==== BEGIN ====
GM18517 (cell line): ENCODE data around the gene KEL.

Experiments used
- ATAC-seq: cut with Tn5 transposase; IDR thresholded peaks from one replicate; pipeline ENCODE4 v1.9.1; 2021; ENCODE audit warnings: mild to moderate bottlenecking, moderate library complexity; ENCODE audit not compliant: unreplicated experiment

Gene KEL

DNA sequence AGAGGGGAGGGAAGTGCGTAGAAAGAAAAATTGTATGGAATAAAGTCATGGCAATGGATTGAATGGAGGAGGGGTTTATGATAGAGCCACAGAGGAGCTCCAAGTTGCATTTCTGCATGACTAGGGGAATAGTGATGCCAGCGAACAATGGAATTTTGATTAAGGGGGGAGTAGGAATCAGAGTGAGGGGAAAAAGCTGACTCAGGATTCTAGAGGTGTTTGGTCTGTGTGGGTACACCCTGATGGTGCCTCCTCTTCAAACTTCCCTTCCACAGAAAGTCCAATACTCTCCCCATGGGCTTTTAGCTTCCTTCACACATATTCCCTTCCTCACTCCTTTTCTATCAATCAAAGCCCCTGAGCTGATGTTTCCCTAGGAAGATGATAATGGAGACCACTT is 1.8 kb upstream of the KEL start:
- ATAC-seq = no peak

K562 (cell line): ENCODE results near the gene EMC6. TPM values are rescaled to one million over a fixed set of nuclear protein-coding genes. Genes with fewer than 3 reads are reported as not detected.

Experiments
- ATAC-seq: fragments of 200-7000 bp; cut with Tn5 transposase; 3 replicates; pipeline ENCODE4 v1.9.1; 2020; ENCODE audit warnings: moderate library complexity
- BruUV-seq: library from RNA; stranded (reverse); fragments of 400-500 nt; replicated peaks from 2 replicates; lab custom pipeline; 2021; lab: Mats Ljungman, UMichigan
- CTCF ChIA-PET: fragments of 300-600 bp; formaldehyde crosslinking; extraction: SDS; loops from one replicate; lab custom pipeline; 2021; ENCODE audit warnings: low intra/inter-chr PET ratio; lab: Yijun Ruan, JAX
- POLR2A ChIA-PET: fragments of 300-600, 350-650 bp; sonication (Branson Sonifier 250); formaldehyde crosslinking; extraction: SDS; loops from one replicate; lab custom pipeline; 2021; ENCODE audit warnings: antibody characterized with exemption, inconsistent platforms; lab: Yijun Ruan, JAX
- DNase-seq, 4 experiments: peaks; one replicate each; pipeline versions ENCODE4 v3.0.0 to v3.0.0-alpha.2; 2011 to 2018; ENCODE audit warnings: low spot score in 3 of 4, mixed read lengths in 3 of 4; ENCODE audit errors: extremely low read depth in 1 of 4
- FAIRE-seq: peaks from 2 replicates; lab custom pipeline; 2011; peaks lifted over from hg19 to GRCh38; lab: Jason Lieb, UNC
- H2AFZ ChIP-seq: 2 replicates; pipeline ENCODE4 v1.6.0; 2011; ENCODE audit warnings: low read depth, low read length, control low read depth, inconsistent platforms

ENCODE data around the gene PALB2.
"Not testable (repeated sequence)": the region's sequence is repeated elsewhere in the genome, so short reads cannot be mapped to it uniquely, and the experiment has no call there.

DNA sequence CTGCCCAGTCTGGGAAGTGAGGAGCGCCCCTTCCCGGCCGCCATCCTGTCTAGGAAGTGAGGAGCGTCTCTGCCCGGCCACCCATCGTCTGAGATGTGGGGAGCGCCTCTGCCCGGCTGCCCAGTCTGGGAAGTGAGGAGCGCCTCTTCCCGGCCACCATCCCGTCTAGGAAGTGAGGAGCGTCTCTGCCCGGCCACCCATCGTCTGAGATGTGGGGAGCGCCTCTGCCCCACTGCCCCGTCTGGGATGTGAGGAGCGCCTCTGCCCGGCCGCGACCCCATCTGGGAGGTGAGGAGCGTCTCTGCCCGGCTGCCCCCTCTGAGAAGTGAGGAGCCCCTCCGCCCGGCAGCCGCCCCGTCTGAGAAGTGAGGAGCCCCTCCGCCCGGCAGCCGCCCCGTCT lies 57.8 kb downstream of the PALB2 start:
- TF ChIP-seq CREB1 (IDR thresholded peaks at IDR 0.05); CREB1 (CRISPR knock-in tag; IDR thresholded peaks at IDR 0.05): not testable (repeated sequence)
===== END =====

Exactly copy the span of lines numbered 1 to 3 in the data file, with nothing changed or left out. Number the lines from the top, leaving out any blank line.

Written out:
GM18517 (cell line): ENCODE data around the gene KEL.

Experiments used
- ATAC-seq: cut with Tn5 transposase; IDR thresholded peaks from one replicate; pipeline ENCODE4 v1.9.1; 2021; ENCODE audit warnings: mild to moderate bottlenecking, moderate library complexity; ENCODE audit not compliant: unreplicated experiment